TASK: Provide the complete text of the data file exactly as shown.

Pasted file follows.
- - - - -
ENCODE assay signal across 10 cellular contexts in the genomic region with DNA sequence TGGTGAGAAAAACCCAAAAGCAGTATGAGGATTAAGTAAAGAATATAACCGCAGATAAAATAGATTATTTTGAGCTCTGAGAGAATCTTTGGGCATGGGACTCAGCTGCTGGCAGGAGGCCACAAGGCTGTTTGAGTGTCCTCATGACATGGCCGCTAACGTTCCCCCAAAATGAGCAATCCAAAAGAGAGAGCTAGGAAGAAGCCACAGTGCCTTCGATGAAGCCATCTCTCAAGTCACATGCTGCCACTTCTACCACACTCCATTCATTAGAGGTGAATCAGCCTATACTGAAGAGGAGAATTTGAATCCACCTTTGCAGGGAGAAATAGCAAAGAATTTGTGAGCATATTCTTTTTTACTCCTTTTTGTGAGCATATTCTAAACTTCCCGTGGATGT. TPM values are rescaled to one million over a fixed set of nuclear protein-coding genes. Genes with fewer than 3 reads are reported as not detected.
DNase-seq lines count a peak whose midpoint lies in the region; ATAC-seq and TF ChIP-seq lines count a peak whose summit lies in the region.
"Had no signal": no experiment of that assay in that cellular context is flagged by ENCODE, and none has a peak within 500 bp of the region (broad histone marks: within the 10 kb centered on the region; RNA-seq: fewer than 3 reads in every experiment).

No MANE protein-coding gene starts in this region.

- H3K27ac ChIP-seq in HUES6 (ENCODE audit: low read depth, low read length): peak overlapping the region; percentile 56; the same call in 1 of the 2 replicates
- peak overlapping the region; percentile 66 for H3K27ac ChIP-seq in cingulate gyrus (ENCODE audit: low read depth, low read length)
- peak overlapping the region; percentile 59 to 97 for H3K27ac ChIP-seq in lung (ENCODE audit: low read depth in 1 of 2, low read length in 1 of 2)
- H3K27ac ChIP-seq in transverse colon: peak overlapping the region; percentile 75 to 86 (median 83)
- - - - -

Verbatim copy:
ENCODE assay signal across 10 cellular contexts in the genomic region with DNA sequence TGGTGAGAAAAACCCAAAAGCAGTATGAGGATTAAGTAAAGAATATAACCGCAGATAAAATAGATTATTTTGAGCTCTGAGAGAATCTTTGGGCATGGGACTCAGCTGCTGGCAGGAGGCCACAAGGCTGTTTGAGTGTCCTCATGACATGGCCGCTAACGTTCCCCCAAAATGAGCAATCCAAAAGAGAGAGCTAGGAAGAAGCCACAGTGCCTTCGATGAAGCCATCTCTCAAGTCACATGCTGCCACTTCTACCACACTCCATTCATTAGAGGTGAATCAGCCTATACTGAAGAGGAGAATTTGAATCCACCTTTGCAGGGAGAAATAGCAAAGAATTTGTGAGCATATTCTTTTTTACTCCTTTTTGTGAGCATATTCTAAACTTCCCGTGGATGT. TPM values are rescaled to one million over a fixed set of nuclear protein-coding genes. Genes with fewer than 3 reads are reported as not detected.
DNase-seq lines count a peak whose midpoint lies in the region; ATAC-seq and TF ChIP-seq lines count a peak whose summit lies in the region.
"Had no signal": no experiment of that assay in that cellular context is flagged by ENCODE, and none has a peak within 500 bp of the region (broad histone marks: within the 10 kb centered on the region; RNA-seq: fewer than 3 reads in every experiment).

No MANE protein-coding gene starts in this region.

- H3K27ac ChIP-seq in HUES6 (ENCODE audit: low read depth, low read length): peak overlapping the region; percentile 56; the same call in 1 of the 2 replicates
- peak overlapping the region; percentile 66 for H3K27ac ChIP-seq in cingulate gyrus (ENCODE audit: low read depth, low read length)
- peak overlapping the region; percentile 59 to 97 for H3K27ac ChIP-seq in lung (ENCODE audit: low read depth in 1 of 2, low read length in 1 of 2)
- H3K27ac ChIP-seq in transverse colon: peak overlapping the region; percentile 75 to 86 (median 83)